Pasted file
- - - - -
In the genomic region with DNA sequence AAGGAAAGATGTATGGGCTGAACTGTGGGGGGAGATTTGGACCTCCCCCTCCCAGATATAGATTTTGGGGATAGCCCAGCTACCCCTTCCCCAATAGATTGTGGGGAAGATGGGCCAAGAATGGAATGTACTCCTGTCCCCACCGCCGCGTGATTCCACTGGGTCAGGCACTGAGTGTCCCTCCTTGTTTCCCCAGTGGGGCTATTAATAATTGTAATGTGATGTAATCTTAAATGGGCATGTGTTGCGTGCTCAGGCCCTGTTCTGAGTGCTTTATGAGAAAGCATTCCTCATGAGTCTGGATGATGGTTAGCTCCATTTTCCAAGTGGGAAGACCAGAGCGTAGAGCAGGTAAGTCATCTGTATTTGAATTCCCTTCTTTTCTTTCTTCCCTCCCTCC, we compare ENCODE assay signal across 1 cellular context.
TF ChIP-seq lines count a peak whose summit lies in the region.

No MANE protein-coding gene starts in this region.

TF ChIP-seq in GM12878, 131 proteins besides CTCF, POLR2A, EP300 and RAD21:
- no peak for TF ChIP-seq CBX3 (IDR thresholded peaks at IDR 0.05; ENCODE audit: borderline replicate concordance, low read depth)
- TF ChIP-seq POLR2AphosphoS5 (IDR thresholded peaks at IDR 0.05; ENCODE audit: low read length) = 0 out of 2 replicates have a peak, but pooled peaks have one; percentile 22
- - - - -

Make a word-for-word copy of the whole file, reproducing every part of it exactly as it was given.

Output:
In the genomic region with DNA sequence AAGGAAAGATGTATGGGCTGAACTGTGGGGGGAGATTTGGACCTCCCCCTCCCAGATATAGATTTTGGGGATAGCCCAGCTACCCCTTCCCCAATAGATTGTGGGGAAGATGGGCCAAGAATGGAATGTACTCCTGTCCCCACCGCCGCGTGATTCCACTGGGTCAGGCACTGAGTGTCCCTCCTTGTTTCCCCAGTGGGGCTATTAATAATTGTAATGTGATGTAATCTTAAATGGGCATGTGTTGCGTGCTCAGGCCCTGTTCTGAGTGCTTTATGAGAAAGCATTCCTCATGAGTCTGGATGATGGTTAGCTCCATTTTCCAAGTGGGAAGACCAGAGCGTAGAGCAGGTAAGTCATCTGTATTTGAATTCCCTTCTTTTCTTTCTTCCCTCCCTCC, we compare ENCODE assay signal across 1 cellular context.
TF ChIP-seq lines count a peak whose summit lies in the region.

No MANE protein-coding gene starts in this region.

TF ChIP-seq in GM12878, 131 proteins besides CTCF, POLR2A, EP300 and RAD21:
- no peak for TF ChIP-seq CBX3 (IDR thresholded peaks at IDR 0.05; ENCODE audit: borderline replicate concordance, low read depth)
- TF ChIP-seq POLR2AphosphoS5 (IDR thresholded peaks at IDR 0.05; ENCODE audit: low read length) = 0 out of 2 replicates have a peak, but pooled peaks have one; percentile 22